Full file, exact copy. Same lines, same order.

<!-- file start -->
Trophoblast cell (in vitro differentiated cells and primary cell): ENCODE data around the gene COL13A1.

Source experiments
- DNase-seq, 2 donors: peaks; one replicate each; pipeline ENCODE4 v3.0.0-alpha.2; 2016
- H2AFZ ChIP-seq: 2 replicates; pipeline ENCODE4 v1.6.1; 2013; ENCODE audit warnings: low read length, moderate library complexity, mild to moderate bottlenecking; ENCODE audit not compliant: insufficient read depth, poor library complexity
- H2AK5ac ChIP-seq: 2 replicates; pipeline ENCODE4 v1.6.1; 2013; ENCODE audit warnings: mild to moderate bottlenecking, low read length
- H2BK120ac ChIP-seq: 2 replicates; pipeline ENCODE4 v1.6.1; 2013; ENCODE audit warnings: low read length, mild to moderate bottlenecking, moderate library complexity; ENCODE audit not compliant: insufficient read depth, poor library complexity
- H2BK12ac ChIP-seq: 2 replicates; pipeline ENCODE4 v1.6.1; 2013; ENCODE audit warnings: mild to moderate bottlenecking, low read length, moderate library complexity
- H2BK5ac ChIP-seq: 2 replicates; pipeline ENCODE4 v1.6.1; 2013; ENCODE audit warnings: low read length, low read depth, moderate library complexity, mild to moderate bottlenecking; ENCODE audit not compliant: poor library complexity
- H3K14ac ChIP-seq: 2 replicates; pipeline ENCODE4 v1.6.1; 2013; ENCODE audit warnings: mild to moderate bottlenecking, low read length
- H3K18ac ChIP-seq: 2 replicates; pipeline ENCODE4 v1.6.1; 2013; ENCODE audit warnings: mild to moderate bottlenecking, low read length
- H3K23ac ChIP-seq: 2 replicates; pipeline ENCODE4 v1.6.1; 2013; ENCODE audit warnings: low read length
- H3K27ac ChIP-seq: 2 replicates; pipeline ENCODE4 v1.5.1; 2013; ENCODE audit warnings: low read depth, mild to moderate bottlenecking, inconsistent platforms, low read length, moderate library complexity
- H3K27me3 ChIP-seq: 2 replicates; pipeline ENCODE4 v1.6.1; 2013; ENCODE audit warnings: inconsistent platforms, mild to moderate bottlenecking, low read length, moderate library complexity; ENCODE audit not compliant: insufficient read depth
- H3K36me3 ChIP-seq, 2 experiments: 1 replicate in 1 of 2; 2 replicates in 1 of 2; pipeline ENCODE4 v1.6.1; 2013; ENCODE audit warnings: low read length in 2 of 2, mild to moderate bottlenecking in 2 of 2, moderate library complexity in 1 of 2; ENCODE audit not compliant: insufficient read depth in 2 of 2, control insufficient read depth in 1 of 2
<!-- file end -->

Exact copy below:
Trophoblast cell (in vitro differentiated cells and primary cell): ENCODE data around the gene COL13A1.

Source experiments
- DNase-seq, 2 donors: peaks; one replicate each; pipeline ENCODE4 v3.0.0-alpha.2; 2016
- H2AFZ ChIP-seq: 2 replicates; pipeline ENCODE4 v1.6.1; 2013; ENCODE audit warnings: low read length, moderate library complexity, mild to moderate bottlenecking; ENCODE audit not compliant: insufficient read depth, poor library complexity
- H2AK5ac ChIP-seq: 2 replicates; pipeline ENCODE4 v1.6.1; 2013; ENCODE audit warnings: mild to moderate bottlenecking, low read length
- H2BK120ac ChIP-seq: 2 replicates; pipeline ENCODE4 v1.6.1; 2013; ENCODE audit warnings: low read length, mild to moderate bottlenecking, moderate library complexity; ENCODE audit not compliant: insufficient read depth, poor library complexity
- H2BK12ac ChIP-seq: 2 replicates; pipeline ENCODE4 v1.6.1; 2013; ENCODE audit warnings: mild to moderate bottlenecking, low read length, moderate library complexity
- H2BK5ac ChIP-seq: 2 replicates; pipeline ENCODE4 v1.6.1; 2013; ENCODE audit warnings: low read length, low read depth, moderate library complexity, mild to moderate bottlenecking; ENCODE audit not compliant: poor library complexity
- H3K14ac ChIP-seq: 2 replicates; pipeline ENCODE4 v1.6.1; 2013; ENCODE audit warnings: mild to moderate bottlenecking, low read length
- H3K18ac ChIP-seq: 2 replicates; pipeline ENCODE4 v1.6.1; 2013; ENCODE audit warnings: mild to moderate bottlenecking, low read length
- H3K23ac ChIP-seq: 2 replicates; pipeline ENCODE4 v1.6.1; 2013; ENCODE audit warnings: low read length
- H3K27ac ChIP-seq: 2 replicates; pipeline ENCODE4 v1.5.1; 2013; ENCODE audit warnings: low read depth, mild to moderate bottlenecking, inconsistent platforms, low read length, moderate library complexity
- H3K27me3 ChIP-seq: 2 replicates; pipeline ENCODE4 v1.6.1; 2013; ENCODE audit warnings: inconsistent platforms, mild to moderate bottlenecking, low read length, moderate library complexity; ENCODE audit not compliant: insufficient read depth
- H3K36me3 ChIP-seq, 2 experiments: 1 replicate in 1 of 2; 2 replicates in 1 of 2; pipeline ENCODE4 v1.6.1; 2013; ENCODE audit warnings: low read length in 2 of 2, mild to moderate bottlenecking in 2 of 2, moderate library complexity in 1 of 2; ENCODE audit not compliant: insufficient read depth in 2 of 2, control insufficient read depth in 1 of 2